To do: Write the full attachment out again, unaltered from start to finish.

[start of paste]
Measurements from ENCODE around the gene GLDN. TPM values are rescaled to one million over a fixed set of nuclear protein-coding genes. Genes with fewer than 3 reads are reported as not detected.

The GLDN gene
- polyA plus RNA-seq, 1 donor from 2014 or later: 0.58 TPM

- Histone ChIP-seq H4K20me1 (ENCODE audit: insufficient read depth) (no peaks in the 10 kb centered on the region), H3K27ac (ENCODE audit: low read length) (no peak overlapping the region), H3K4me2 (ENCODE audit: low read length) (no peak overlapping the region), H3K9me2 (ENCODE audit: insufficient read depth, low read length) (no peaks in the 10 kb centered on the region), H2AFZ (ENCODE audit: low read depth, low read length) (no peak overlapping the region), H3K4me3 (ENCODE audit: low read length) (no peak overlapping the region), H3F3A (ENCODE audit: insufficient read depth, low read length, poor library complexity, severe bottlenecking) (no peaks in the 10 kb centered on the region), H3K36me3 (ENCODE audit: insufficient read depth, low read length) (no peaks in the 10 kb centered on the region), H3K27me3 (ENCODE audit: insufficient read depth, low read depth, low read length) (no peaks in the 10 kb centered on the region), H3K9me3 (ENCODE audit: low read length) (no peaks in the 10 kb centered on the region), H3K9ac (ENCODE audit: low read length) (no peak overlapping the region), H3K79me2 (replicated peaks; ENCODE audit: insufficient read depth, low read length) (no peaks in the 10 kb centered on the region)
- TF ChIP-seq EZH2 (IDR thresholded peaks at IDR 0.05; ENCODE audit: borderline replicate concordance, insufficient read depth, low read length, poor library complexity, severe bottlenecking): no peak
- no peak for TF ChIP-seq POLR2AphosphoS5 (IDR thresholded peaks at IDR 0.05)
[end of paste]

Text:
Measurements from ENCODE around the gene GLDN. TPM values are rescaled to one million over a fixed set of nuclear protein-coding genes. Genes with fewer than 3 reads are reported as not detected.

The GLDN gene
- polyA plus RNA-seq, 1 donor from 2014 or later: 0.58 TPM

- Histone ChIP-seq H4K20me1 (ENCODE audit: insufficient read depth) (no peaks in the 10 kb centered on the region), H3K27ac (ENCODE audit: low read length) (no peak overlapping the region), H3K4me2 (ENCODE audit: low read length) (no peak overlapping the region), H3K9me2 (ENCODE audit: insufficient read depth, low read length) (no peaks in the 10 kb centered on the region), H2AFZ (ENCODE audit: low read depth, low read length) (no peak overlapping the region), H3K4me3 (ENCODE audit: low read length) (no peak overlapping the region), H3F3A (ENCODE audit: insufficient read depth, low read length, poor library complexity, severe bottlenecking) (no peaks in the 10 kb centered on the region), H3K36me3 (ENCODE audit: insufficient read depth, low read length) (no peaks in the 10 kb centered on the region), H3K27me3 (ENCODE audit: insufficient read depth, low read depth, low read length) (no peaks in the 10 kb centered on the region), H3K9me3 (ENCODE audit: low read length) (no peaks in the 10 kb centered on the region), H3K9ac (ENCODE audit: low read length) (no peak overlapping the region), H3K79me2 (replicated peaks; ENCODE audit: insufficient read depth, low read length) (no peaks in the 10 kb centered on the region)
- TF ChIP-seq EZH2 (IDR thresholded peaks at IDR 0.05; ENCODE audit: borderline replicate concordance, insufficient read depth, low read length, poor library complexity, severe bottlenecking): no peak
- no peak for TF ChIP-seq POLR2AphosphoS5 (IDR thresholded peaks at IDR 0.05)